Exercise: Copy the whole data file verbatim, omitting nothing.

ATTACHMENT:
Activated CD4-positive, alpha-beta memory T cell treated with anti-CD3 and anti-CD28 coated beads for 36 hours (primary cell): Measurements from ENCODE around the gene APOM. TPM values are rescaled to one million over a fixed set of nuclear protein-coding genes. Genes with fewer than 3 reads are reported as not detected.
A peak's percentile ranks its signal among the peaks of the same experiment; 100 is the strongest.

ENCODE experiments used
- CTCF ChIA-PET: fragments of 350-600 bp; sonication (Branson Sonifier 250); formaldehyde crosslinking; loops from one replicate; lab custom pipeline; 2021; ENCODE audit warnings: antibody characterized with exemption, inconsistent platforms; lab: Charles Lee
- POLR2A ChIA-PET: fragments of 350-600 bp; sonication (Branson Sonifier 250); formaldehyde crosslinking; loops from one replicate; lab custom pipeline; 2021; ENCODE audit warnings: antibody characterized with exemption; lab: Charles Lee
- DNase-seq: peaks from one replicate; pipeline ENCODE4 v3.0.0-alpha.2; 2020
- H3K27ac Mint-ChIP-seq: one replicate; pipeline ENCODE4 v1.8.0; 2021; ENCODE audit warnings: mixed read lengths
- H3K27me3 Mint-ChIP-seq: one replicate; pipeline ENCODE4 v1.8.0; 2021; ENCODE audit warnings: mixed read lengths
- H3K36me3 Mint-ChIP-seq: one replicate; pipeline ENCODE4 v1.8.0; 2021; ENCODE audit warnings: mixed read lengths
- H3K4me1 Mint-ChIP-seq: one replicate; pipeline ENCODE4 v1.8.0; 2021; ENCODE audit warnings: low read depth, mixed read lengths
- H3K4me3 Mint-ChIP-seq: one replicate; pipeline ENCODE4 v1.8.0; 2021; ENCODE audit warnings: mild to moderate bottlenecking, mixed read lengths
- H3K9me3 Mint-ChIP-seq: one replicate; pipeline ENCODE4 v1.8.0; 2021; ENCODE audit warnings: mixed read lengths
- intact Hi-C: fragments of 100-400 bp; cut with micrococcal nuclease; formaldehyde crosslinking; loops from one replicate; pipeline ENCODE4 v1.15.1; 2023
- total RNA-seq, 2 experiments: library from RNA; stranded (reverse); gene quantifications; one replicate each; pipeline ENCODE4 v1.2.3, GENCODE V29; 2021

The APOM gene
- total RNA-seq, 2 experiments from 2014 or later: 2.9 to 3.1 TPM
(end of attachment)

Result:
Activated CD4-positive, alpha-beta memory T cell treated with anti-CD3 and anti-CD28 coated beads for 36 hours (primary cell): Measurements from ENCODE around the gene APOM. TPM values are rescaled to one million over a fixed set of nuclear protein-coding genes. Genes with fewer than 3 reads are reported as not detected.
A peak's percentile ranks its signal among the peaks of the same experiment; 100 is the strongest.

ENCODE experiments used
- CTCF ChIA-PET: fragments of 350-600 bp; sonication (Branson Sonifier 250); formaldehyde crosslinking; loops from one replicate; lab custom pipeline; 2021; ENCODE audit warnings: antibody characterized with exemption, inconsistent platforms; lab: Charles Lee
- POLR2A ChIA-PET: fragments of 350-600 bp; sonication (Branson Sonifier 250); formaldehyde crosslinking; loops from one replicate; lab custom pipeline; 2021; ENCODE audit warnings: antibody characterized with exemption; lab: Charles Lee
- DNase-seq: peaks from one replicate; pipeline ENCODE4 v3.0.0-alpha.2; 2020
- H3K27ac Mint-ChIP-seq: one replicate; pipeline ENCODE4 v1.8.0; 2021; ENCODE audit warnings: mixed read lengths
- H3K27me3 Mint-ChIP-seq: one replicate; pipeline ENCODE4 v1.8.0; 2021; ENCODE audit warnings: mixed read lengths
- H3K36me3 Mint-ChIP-seq: one replicate; pipeline ENCODE4 v1.8.0; 2021; ENCODE audit warnings: mixed read lengths
- H3K4me1 Mint-ChIP-seq: one replicate; pipeline ENCODE4 v1.8.0; 2021; ENCODE audit warnings: low read depth, mixed read lengths
- H3K4me3 Mint-ChIP-seq: one replicate; pipeline ENCODE4 v1.8.0; 2021; ENCODE audit warnings: mild to moderate bottlenecking, mixed read lengths
- H3K9me3 Mint-ChIP-seq: one replicate; pipeline ENCODE4 v1.8.0; 2021; ENCODE audit warnings: mixed read lengths
- intact Hi-C: fragments of 100-400 bp; cut with micrococcal nuclease; formaldehyde crosslinking; loops from one replicate; pipeline ENCODE4 v1.15.1; 2023
- total RNA-seq, 2 experiments: library from RNA; stranded (reverse); gene quantifications; one replicate each; pipeline ENCODE4 v1.2.3, GENCODE V29; 2021

The APOM gene
- total RNA-seq, 2 experiments from 2014 or later: 2.9 to 3.1 TPM